Flat Feet in Children
Many parents are worried that their child might have flat feet. This condition occurs when the foot doesn't have a normal arch. Feet that have a low arch or no arch at all are called flat feet, or fallen arches.
Don’t worry if your baby’s foot looks flat, because all babies' feet are flat. Arches form by the time child is 2 or 3 years old. Flat feet at this age rarely require any treatment. A person who has a low arch or no arch at all is said to have flat feet. Flat feet in children occur with high frequency, and treatment is somewhat controversial. Some pediatricians and orthopedic surgeons will tell you that flat feet are normal and that the child will grow out of flat feet.
In many people, flat-footedness is just the shape the foot is. It may be a hereditary condition. Flat feet are caused by loose joint connections between the foot bones. When this happens, the arch falls when your child stands up. You should know that the foot is made up of 26 bones held together by 33 joints, and more than 100 muscles, tendons, and ligaments. Lax ligaments can also cause flat feet.
Some children with flat feet feel an ache in the arch, around the ankle or down the outer side of the foot. A small percentage of children has feet so flat that they have symptoms either of pain, or a dislike for physical activities like running.
Children with very over-pronated feet tend to wear shoes out very quickly. Your child may feel foot or ankle pain. If your child is older, flat feet can cause pain in the heel or arch when the child is walking and running. If your child complains of such pain you should them to a doctor. Doctor will look at your child's feet to make sure that the pain isn't caused by a problem in the hip or the knee. The doctor will tell you what the problem is just by looking at your child's feet. Only when the foot is very flat some sort of treatment is required.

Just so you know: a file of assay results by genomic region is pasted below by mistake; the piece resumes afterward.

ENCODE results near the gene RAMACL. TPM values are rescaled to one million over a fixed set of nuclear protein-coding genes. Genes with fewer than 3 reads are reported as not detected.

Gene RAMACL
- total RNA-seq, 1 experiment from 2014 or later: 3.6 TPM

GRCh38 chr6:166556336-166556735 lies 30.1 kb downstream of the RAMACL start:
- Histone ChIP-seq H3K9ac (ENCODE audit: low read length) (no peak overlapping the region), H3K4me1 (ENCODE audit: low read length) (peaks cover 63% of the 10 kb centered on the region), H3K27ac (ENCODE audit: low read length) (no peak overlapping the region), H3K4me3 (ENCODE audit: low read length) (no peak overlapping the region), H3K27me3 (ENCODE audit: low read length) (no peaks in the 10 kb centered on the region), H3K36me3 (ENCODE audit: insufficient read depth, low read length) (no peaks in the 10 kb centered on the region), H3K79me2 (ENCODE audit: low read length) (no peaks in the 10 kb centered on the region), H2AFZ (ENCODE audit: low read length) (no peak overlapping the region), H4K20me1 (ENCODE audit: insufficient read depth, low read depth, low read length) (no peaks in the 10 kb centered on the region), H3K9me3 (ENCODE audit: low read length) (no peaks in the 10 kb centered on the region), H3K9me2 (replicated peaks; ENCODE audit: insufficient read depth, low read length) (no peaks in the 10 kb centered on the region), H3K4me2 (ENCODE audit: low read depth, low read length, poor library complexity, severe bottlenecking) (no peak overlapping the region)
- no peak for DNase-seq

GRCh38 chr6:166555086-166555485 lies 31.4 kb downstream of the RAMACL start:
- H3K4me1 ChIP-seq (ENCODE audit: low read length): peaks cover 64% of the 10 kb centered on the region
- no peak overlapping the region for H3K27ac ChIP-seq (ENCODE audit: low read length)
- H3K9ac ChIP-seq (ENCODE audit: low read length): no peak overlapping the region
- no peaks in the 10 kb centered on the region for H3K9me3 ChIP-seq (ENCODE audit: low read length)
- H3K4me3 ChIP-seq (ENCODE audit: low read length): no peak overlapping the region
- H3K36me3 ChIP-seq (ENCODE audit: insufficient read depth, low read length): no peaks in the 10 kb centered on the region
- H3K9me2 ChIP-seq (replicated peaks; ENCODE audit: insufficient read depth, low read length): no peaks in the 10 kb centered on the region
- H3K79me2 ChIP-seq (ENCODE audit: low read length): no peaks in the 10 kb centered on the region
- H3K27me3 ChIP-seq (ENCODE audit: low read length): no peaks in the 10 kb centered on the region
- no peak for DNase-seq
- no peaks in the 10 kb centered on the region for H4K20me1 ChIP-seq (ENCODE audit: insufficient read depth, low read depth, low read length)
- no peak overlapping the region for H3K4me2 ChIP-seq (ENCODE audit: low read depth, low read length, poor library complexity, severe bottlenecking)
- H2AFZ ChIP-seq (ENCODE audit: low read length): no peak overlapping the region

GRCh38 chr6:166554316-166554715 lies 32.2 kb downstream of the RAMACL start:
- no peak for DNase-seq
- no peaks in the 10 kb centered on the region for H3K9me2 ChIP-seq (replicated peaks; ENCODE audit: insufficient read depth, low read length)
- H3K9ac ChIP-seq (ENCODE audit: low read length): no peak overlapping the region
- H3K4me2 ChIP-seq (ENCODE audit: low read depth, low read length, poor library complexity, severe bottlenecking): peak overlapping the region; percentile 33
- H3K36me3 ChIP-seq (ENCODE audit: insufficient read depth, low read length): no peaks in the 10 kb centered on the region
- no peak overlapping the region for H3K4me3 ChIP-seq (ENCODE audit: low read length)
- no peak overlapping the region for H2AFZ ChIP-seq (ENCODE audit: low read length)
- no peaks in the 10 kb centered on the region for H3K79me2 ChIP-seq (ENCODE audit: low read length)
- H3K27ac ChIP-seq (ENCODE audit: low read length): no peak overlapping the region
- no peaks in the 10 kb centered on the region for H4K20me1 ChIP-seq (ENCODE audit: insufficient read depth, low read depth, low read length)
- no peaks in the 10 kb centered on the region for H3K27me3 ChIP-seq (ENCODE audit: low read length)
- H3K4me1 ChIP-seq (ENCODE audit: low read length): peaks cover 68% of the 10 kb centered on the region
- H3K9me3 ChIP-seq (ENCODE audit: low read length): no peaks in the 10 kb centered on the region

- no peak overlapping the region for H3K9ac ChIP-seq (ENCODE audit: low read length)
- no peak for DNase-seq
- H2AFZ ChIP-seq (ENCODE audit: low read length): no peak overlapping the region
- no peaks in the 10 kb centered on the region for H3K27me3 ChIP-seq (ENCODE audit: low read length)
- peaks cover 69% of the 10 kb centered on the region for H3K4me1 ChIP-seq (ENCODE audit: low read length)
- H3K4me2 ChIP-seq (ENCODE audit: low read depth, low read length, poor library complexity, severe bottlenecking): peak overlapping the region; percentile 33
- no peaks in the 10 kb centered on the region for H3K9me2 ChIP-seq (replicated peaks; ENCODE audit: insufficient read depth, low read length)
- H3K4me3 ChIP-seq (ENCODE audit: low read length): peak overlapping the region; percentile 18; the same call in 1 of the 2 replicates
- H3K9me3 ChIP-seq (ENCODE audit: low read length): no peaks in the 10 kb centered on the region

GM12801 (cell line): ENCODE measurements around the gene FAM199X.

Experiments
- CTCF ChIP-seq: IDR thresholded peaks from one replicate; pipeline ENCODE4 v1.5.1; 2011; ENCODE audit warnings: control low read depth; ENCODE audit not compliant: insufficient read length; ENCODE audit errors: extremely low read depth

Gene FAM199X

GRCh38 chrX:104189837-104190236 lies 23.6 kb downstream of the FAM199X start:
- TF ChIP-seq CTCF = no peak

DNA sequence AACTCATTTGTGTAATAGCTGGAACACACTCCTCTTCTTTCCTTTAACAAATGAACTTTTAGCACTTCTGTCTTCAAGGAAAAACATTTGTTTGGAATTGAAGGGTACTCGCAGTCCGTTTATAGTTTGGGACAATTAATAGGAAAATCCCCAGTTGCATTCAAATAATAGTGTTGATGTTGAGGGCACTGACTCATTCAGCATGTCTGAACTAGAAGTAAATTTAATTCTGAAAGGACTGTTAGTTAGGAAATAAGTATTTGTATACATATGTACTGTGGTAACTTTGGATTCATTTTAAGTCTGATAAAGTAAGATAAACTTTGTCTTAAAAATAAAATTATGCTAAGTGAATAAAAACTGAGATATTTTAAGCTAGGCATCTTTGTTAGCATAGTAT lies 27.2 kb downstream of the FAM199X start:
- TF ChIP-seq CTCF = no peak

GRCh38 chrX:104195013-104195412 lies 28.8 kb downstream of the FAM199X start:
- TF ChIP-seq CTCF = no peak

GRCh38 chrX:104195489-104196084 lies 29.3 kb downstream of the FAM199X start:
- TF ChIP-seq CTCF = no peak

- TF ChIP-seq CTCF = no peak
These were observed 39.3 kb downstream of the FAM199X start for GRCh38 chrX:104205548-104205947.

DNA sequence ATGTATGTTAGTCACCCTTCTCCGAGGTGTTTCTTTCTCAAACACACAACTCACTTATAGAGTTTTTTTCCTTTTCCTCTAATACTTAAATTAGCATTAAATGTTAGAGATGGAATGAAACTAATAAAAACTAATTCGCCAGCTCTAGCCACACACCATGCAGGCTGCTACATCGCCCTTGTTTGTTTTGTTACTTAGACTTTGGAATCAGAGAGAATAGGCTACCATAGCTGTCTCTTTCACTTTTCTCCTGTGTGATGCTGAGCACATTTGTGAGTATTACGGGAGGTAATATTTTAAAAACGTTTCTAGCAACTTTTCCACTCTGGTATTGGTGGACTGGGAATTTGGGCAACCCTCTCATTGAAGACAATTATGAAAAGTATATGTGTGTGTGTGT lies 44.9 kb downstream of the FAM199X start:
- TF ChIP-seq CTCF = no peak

How to know if your child has flat feet
Children’s feet come in a variety of shapes, from high arch to extremely flat. When your child gets out of a swimming pool, look at the footprint left on the concrete. If the foot is flat, then the strip is the same width as the front of the foot, creating a footprint that looks like a stretched out pancake.
Take the child’s shoes, and put them on a flat table and view them at eye level from behind. Flat feet will cause more wear on the inside of the sole, especially in the heel area. Both shoes should wear out about the same way.
If you think that your child has flat feet, take them to a doctor. The doctor will perform an examination, observing the feet from the front and the back, and ask the child to stand on toes so he or she can view the mechanics of the feet. When a child between ages 6 and 10 has flat feet, and a flexible flat foot is confirmed, immediate intervention is necessary to encourage normal development of the longitudinal arch, and to prevent spinal postural deformities
To view the interior structure and bones of a child’s feet, the doctor may request imaging which may include an X-ray, a computerized tomography scan or a magnetic resonance imaging scan.